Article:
By Chris Parker
By Jesse Marx
By John Baichtal
By Olivia LaVecchia
By Jesse Marx
By Olivia LaVecchia
By Tatiana Craine
By Judy Keen
As the Twins took the field last Wednesday to try to complete a series sweep against the West-leading Oakland A's, GM Terry Ryan sat in a packed press box surveying the field with raptor-sharp eyes. No, insisted the tall, prepossessing Ryan—the impending return of his overpowering rookie lefthander, Francisco Liriano, his overpowering rookie lefthander, Francisco Liriano, did not make this the most important game of the stretch run. "You get into this part of the season," Ryan says evenly, "every game's important. Today's no more important than yesterday." The idea, he figures, is to just keep winning series one at a time, so that none of your games become do-or-die. He is affable but emphatically terse on the subject of the club's needs past this season: "All those things are for a later time. Which is good. We should enjoy this moment."
It was a moment worth savoring: Ryan's team led the AL Wild Card chase by two and a half games over the defending champion White Sox, and trailed the once-invincible first-place Detroit Tigers by just a single game in the lost column. Ryan has seen a number of successful teams in his 20-plus years with the franchise—first as scouting director, then VP of player personnel, before being named the club's general manager in September 1994—but none has ever rivaled the shot-down-in-April, ridin'-high-in-July drama of the '06 Twins. Entering the season as a dark horse pick for the Wild Card, the club spent the month of April stinking up stadiums around the league. It was a total team effort. As of May 2, the Twins were dead last among 30 major league teams in scoring, and tied for 27th in runs allowed. With the exception of the lowly Kansas City Royals, they were statistically the worst team in baseball, and the Terry Ryan/Ron Gardenhire strategy of building for '06 with journeymen veterans like Tony Batista, Juan Castro, and Rondell White looked like a bust.
Then, in Ryan's words, "a lot of things started to happen," many of them spurred by personnel changes that Ryan and Gardenhire began making to the starting lineup and the pitching rotation. They went to the bullpen and the minor leagues to fortify the latter, a move that started Francisco Liriano on his abortive breakout season. The middle-of-the-lineup troika of Joe Mauer, Michael Cuddyer, and Justin Morneau started hitting. Batista and Castro disappeared in favor of Nick Punto and Jason Bartlett. (Trivia question: When was the last time a team cashiered half its opening-day infield for non-performance and still wound up contending for the playoffs deep into September?)
Around baseball, Ryan is known as one of the premier judges and traders of horseflesh in the game. After his own pitching career as a Twins prospect came to an end—he was 10-0 in 1973, before an arm injury finished him—Ryan got a degree from the University of Wisconsin and went on to become a Midwest scout for the New York Mets. He joined the Twins as scouting director in 1986 and succeeded the much-celebrated Andy MacPhail as GM after the strike-shortened 1994 season.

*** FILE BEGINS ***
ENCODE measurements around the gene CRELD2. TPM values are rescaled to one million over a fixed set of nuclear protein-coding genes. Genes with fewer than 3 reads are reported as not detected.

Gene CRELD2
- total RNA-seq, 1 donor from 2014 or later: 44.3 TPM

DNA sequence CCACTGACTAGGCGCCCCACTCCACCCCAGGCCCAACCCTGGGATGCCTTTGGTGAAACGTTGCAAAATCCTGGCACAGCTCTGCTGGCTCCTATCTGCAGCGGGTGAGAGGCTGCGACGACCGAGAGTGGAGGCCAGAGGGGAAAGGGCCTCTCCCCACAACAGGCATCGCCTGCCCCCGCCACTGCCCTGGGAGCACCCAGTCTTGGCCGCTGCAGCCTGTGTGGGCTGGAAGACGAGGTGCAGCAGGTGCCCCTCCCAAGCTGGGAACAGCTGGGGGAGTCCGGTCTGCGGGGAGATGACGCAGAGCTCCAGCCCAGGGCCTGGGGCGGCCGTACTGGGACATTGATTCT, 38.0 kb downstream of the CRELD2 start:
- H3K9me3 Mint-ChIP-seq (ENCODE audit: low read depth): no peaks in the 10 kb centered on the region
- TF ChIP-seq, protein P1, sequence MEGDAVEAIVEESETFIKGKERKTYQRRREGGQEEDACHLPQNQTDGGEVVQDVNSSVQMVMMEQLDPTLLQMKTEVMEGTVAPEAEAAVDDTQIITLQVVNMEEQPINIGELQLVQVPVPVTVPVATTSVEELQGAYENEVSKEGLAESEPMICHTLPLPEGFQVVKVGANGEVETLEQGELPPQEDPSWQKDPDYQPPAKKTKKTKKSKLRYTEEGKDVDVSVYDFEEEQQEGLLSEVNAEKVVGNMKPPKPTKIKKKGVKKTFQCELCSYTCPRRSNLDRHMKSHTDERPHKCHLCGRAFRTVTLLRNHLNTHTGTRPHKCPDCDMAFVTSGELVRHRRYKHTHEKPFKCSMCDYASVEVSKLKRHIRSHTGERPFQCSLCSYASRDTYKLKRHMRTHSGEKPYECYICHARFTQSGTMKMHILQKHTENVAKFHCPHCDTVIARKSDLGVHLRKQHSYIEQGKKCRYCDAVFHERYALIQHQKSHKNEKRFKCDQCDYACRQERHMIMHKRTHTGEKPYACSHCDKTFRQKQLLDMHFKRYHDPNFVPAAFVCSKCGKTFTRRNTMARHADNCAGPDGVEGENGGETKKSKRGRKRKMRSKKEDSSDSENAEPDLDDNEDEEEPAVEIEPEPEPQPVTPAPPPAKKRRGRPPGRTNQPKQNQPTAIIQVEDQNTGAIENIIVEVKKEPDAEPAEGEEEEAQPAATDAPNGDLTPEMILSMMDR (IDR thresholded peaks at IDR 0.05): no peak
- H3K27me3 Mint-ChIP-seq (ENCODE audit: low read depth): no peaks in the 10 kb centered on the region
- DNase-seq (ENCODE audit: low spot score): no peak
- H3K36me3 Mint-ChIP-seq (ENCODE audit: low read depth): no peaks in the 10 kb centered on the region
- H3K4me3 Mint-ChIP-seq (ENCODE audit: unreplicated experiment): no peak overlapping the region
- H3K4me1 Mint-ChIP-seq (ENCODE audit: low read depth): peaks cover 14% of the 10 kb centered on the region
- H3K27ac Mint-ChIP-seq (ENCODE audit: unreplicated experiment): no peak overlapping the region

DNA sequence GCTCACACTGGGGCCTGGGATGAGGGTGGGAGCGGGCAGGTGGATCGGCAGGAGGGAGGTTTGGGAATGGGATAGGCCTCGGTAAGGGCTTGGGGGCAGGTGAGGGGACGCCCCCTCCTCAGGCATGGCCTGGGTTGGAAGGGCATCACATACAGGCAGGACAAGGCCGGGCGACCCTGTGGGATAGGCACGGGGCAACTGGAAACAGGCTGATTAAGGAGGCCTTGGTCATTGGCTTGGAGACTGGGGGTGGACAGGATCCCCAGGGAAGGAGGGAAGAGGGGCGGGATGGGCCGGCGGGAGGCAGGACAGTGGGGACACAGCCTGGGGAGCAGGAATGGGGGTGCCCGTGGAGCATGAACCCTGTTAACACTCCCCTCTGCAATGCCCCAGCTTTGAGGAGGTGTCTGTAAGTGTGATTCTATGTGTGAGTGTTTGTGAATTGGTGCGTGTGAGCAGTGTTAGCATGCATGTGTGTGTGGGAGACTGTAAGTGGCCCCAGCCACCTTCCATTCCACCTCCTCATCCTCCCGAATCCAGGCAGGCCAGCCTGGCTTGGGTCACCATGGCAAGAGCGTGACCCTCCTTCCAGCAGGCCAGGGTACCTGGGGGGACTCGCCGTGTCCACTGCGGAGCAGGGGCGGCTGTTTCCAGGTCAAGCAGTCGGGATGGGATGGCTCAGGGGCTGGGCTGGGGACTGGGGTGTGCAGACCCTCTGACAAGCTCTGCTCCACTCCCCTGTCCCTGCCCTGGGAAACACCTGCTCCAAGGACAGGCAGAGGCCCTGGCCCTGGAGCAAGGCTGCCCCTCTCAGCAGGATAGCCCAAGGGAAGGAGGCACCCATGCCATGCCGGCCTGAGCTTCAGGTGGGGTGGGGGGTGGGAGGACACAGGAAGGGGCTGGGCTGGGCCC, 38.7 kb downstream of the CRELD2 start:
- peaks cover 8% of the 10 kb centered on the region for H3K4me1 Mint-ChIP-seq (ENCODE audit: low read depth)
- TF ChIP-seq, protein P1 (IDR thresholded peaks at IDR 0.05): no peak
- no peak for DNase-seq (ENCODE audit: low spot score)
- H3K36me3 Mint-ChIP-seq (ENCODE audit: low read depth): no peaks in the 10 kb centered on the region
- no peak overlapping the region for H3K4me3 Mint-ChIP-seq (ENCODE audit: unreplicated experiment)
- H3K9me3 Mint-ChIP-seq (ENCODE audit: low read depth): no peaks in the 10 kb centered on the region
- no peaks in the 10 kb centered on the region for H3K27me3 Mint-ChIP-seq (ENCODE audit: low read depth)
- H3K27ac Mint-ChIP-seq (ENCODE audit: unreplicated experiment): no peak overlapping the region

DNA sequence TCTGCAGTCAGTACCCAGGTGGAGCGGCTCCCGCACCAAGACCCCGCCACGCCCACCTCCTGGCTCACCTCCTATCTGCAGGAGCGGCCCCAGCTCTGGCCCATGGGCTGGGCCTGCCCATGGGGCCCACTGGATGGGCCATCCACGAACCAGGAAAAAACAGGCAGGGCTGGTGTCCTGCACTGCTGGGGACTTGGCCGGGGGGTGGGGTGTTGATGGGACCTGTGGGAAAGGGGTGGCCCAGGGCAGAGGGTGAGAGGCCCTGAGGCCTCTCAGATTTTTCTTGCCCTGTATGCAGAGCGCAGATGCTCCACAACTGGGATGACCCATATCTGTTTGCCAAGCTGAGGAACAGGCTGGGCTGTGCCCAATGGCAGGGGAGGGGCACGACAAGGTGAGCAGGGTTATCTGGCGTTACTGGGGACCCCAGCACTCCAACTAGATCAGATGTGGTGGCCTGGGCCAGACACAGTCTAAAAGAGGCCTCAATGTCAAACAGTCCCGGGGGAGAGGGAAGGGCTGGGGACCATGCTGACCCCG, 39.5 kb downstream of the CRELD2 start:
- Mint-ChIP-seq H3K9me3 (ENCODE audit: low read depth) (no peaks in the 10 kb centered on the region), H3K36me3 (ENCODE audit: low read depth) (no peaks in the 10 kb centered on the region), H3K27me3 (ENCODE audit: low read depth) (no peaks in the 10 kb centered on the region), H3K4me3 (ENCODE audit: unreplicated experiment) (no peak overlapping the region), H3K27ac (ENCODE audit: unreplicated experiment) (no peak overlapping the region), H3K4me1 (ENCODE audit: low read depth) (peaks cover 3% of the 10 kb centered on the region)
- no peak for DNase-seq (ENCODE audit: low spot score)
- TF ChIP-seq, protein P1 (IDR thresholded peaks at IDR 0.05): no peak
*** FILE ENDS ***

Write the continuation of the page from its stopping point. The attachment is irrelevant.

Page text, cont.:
It's too bad for Ryan that the 2002 non-tendering of David Ortiz has become one of his best-known personnel moves, because on the whole he's amassed a remarkable record of collecting talent, often at bargain-basement prices. As far as the 2006 roster is concerned, start with the 1999 acquisition of Rule 5 pick Johan Santana. In 2002, Ryan snatched shortstop Jason Bartlett from the San Diego Padres for a fading utility outfielder, Brian Buchanan. In 2003, he got Nick Punto and Carlos Silva from the Phillies for an effectively washed-up starter, Eric Milton. And he pulled off what may yet prove to be the best trade in baseball since St. Louis nabbed Mark McGwire for three going-nowhere relievers, swapping A.J. Piersynzski to the Giants for Joe Nathan, Francisco Liriano, and Boof Bonser. Along the way, he kept an eye out for useful pieces that had been discarded by others—like the invaluable lefty late-innings specialist Dennys Reyes, signed to a minor-league contract last winter.
If the Twins make the playoffs, Ryan is sure to contend once again for the Sporting News MLB Executive of the Year award he won in 2002. But that's another of those subjects he would rather leave to another time. Right now he's busy. In the top of the third inning, about 45 minutes after Ryan extended his hammer-lock handshake and exited the press box, Francisco Liriano walked off the mound and out of the Twins' pennant run.
"He's done," WCCO-AM late-night host Dark Star told the people near him in the press box after checking with club sources. "Done," he added, making a cutting motion across his left arm. A couple of flights down, in the bowels of the Metrodome, Terry Ryan was no doubt already on the case.
City Pages:Most people only hear of a baseball team's GM when he makes a trade or signs a free agent. What's an average workday for the general manager of a contending major league team down the stretch of a season?